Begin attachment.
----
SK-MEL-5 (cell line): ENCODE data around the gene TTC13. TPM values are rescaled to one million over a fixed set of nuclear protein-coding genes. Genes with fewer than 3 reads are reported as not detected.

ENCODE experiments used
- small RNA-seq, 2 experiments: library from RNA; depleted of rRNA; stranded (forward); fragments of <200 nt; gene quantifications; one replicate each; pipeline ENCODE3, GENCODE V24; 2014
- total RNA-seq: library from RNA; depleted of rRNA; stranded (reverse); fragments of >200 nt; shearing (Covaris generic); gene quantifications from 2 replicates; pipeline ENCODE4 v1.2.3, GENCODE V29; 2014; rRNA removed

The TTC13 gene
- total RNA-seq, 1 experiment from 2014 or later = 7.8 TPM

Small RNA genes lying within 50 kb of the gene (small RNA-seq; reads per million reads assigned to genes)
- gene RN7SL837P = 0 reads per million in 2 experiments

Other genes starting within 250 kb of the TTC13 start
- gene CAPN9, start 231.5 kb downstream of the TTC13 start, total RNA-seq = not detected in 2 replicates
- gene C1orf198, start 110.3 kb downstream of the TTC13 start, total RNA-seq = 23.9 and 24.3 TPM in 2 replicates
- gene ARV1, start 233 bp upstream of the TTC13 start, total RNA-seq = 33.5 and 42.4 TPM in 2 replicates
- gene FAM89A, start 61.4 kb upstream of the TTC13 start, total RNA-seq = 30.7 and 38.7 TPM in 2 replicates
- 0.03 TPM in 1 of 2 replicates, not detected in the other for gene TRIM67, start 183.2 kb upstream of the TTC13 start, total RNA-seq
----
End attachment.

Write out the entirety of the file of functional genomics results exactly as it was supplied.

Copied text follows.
SK-MEL-5 (cell line): ENCODE data around the gene TTC13. TPM values are rescaled to one million over a fixed set of nuclear protein-coding genes. Genes with fewer than 3 reads are reported as not detected.

ENCODE experiments used
- small RNA-seq, 2 experiments: library from RNA; depleted of rRNA; stranded (forward); fragments of <200 nt; gene quantifications; one replicate each; pipeline ENCODE3, GENCODE V24; 2014
- total RNA-seq: library from RNA; depleted of rRNA; stranded (reverse); fragments of >200 nt; shearing (Covaris generic); gene quantifications from 2 replicates; pipeline ENCODE4 v1.2.3, GENCODE V29; 2014; rRNA removed

The TTC13 gene
- total RNA-seq, 1 experiment from 2014 or later = 7.8 TPM

Small RNA genes lying within 50 kb of the gene (small RNA-seq; reads per million reads assigned to genes)
- gene RN7SL837P = 0 reads per million in 2 experiments

Other genes starting within 250 kb of the TTC13 start
- gene CAPN9, start 231.5 kb downstream of the TTC13 start, total RNA-seq = not detected in 2 replicates
- gene C1orf198, start 110.3 kb downstream of the TTC13 start, total RNA-seq = 23.9 and 24.3 TPM in 2 replicates
- gene ARV1, start 233 bp upstream of the TTC13 start, total RNA-seq = 33.5 and 42.4 TPM in 2 replicates
- gene FAM89A, start 61.4 kb upstream of the TTC13 start, total RNA-seq = 30.7 and 38.7 TPM in 2 replicates
- 0.03 TPM in 1 of 2 replicates, not detected in the other for gene TRIM67, start 183.2 kb upstream of the TTC13 start, total RNA-seq